170919 - What do Citizens Want from Democratic Governance when they cannot have it all? Evidence from a Conjoint Experiment in Eight Western European Metropolitan Areas

19 Septembre, 2017 - 12:30 - 14:30


 Séminaire général du CEE

Tuesday 19 septembre 2017, 12.30 - 2.30 pm, Sciences Po, Room Goguel, 56, rue des Saints-Pères (Entrance through the 27 rue Saint-Guillaume), 75007 Paris

The study of subjective democratic legitimacy from a citizens’ perspective has become an important strand of research in political science. Scholars have shown that not only theorists but also ordinary citizens value different elements of democracy. And when asked, citizens normally want more rather than less democracy. But what do citizens want from democratic governance when they cannot have it all at once? Which dimensions of democratic legitimacy are considered to be more important than others? Do citizens conceive of trade-offs between different elements of democratic governance arrangements? We approach these questions through data from a conjoint experiment conducted in eight metropolitan areas in Switzerland, France, Germany, and the United Kingdom. By analyzing citizens’ preferences for metropolitan governance arrangements, which vary with respect to their input -throughput- and output-quality as well as their formal authority, we shed a light on the relative importance of different aspects of democratic governance. Our findings run counter to a central tenet of the theory of ‘stealth democracy’. While they indeed suggest that political actors and institutions can gain legitimacy primarily through the provision of “good output”, the demand for input and throughput does not seem to be conditioned by the quality of output as advocates of stealth democratic theory suggest. Democratic input and throughput remain important secondary features of democratic governance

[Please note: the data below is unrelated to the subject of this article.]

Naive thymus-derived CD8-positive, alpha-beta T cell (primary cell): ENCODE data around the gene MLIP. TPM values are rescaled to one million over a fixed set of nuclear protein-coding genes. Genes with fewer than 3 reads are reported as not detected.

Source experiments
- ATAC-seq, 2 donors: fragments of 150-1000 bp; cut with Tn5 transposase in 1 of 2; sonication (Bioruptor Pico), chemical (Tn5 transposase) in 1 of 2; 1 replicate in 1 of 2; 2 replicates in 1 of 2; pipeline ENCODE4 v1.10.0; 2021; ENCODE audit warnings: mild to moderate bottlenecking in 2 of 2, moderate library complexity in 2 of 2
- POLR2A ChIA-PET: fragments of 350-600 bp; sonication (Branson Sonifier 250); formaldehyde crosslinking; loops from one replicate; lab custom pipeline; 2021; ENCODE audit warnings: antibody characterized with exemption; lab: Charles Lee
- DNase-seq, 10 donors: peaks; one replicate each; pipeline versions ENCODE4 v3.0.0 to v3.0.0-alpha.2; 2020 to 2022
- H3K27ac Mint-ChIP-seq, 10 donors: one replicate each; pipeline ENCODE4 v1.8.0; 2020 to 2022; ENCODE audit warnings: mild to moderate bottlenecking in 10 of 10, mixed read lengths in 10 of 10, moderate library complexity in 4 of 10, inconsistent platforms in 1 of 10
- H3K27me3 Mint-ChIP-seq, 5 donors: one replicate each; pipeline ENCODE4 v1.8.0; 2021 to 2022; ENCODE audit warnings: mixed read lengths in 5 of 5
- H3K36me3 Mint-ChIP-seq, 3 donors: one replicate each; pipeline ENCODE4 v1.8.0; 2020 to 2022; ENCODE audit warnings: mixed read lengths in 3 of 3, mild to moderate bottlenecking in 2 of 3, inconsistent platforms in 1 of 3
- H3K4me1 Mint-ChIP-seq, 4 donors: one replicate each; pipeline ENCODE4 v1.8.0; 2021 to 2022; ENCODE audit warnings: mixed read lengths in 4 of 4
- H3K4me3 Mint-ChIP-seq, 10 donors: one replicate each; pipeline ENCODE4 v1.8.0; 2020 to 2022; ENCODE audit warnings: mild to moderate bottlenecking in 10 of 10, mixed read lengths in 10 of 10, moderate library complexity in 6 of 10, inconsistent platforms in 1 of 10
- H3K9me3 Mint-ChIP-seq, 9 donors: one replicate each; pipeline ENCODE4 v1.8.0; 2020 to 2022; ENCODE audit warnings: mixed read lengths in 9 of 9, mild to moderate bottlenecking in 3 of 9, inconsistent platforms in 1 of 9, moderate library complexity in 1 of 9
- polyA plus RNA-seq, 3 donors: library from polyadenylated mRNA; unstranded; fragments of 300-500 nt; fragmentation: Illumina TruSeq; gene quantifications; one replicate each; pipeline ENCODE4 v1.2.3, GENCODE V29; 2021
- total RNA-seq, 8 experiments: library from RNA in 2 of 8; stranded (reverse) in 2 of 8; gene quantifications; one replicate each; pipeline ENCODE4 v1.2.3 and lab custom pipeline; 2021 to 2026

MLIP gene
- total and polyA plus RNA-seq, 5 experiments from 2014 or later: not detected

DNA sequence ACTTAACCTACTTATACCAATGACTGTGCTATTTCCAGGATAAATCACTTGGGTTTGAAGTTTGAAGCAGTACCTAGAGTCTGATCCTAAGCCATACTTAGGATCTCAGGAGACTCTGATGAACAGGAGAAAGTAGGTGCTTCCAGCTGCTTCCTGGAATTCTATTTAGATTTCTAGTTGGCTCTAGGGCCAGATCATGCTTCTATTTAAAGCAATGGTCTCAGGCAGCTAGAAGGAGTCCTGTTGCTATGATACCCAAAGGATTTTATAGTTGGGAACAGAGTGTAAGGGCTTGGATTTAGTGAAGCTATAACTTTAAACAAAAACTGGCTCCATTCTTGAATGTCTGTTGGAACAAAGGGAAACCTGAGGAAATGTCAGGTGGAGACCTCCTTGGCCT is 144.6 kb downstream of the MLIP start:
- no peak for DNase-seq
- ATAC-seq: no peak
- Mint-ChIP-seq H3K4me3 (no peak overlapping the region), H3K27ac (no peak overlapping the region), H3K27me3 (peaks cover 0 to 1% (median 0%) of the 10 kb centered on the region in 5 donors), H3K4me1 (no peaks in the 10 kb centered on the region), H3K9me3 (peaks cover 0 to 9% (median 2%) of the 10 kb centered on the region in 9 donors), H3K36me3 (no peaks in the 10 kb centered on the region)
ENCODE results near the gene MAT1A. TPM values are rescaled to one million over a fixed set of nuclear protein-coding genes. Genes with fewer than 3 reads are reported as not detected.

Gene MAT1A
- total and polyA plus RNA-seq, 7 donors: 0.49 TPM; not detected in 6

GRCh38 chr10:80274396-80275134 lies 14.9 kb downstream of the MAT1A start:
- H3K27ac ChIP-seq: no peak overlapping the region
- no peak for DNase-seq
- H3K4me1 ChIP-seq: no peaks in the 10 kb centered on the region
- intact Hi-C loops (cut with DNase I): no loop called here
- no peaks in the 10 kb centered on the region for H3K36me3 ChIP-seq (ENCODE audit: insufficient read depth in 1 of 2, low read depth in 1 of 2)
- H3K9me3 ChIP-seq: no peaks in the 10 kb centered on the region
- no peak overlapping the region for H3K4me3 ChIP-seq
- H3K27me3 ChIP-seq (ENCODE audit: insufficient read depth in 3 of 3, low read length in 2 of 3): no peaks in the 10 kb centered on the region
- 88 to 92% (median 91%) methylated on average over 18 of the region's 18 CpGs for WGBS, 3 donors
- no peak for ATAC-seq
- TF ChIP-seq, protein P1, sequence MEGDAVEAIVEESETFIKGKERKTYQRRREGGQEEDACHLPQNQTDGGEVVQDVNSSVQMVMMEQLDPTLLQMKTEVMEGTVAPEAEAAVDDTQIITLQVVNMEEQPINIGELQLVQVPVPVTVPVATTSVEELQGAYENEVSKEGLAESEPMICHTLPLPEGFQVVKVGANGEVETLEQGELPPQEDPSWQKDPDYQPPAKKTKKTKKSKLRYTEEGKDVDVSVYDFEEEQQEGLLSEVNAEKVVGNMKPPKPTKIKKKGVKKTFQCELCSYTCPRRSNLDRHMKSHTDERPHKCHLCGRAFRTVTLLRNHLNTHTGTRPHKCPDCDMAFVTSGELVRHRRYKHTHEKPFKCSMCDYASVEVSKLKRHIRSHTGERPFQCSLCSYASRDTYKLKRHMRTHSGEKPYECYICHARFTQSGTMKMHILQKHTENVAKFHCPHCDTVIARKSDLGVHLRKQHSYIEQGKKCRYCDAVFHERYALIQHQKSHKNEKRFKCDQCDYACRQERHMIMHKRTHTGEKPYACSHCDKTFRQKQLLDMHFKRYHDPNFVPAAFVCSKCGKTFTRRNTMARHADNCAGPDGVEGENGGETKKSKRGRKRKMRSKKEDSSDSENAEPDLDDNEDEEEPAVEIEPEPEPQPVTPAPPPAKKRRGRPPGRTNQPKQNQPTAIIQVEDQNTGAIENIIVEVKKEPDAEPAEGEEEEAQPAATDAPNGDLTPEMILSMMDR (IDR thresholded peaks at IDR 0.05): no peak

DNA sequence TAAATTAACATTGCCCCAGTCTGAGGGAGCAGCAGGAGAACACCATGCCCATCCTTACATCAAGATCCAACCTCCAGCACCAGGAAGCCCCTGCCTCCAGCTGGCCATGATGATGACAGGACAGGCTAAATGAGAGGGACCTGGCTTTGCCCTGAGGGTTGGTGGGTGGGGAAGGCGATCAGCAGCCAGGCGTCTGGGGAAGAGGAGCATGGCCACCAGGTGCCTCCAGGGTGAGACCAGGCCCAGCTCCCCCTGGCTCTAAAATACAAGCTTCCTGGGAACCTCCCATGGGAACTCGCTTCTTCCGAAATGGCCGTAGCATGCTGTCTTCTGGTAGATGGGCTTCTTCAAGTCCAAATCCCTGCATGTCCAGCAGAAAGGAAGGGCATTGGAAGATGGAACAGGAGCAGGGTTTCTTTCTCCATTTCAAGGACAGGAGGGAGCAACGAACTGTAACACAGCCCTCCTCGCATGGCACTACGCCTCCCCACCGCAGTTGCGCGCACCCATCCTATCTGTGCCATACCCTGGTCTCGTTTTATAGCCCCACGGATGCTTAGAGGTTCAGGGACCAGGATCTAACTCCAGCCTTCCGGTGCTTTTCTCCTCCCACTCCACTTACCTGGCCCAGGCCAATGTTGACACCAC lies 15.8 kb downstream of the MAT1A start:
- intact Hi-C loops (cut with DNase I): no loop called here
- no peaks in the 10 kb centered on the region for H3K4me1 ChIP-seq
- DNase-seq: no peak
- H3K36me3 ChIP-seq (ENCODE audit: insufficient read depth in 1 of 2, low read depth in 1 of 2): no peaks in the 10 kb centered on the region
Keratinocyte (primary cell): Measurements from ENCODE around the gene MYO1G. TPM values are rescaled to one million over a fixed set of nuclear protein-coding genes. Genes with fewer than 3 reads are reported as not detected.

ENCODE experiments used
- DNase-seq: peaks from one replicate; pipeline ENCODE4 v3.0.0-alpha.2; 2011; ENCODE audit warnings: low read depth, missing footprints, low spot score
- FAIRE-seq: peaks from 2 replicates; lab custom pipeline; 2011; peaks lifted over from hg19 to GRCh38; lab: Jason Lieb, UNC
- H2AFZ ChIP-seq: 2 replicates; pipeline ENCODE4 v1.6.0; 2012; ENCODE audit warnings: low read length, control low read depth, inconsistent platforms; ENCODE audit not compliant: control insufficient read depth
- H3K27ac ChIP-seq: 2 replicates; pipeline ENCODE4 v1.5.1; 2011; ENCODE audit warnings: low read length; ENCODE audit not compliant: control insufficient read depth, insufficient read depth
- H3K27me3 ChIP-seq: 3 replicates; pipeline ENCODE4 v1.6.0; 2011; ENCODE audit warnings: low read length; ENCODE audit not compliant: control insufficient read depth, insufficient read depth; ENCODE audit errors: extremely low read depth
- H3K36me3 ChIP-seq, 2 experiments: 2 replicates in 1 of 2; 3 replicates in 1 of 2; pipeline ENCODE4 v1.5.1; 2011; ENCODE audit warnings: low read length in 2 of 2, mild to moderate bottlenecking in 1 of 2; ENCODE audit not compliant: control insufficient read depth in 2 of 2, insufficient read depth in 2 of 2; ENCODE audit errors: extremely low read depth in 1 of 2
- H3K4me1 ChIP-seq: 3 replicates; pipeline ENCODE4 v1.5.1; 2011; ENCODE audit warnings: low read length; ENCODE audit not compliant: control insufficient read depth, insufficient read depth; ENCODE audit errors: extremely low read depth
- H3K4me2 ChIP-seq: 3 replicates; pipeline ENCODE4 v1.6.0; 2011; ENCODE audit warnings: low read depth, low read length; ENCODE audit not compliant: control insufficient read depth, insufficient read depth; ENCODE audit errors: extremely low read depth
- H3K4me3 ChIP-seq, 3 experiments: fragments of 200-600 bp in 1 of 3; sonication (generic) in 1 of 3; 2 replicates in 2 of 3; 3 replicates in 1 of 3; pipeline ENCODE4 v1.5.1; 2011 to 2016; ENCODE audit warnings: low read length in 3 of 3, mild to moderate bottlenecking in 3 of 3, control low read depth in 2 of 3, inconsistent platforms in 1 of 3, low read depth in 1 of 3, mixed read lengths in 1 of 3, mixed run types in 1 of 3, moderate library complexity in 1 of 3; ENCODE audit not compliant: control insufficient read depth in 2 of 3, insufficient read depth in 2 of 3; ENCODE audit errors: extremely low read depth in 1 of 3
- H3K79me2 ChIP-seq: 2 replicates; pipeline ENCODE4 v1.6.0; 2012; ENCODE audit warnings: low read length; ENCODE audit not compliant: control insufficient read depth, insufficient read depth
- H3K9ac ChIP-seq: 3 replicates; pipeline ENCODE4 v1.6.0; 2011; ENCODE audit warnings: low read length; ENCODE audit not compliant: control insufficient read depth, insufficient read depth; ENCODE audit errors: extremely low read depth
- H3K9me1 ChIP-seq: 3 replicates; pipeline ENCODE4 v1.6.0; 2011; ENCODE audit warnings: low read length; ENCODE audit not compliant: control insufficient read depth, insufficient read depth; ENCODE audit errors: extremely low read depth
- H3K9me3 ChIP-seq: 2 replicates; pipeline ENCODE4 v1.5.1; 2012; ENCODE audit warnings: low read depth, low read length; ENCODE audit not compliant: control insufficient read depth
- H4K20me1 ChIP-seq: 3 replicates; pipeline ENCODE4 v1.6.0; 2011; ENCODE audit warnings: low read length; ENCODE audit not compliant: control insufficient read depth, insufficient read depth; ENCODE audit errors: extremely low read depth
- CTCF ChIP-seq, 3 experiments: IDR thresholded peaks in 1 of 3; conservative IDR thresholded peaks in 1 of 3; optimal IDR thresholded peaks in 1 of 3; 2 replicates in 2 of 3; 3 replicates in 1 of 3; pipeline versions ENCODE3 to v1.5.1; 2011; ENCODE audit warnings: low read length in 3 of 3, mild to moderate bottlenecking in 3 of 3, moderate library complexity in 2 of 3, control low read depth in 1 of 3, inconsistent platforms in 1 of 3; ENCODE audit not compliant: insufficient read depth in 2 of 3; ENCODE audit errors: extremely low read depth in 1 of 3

Daniel Kübler, Professor of Democracy and Public Governance at the Department of Political Science of the University of Zurich
Daniel Kübler’s research interests are multilevel governance and democracy; urban politics and policy; public policy analysis and evaluation; representative bureaucracy; Swiss politics


Anja Durovic, Sciences Po, CEE
Nicolas Sauger, Sciences Po, CEE


Contact: segolene.mennesson@sciencespo.fr
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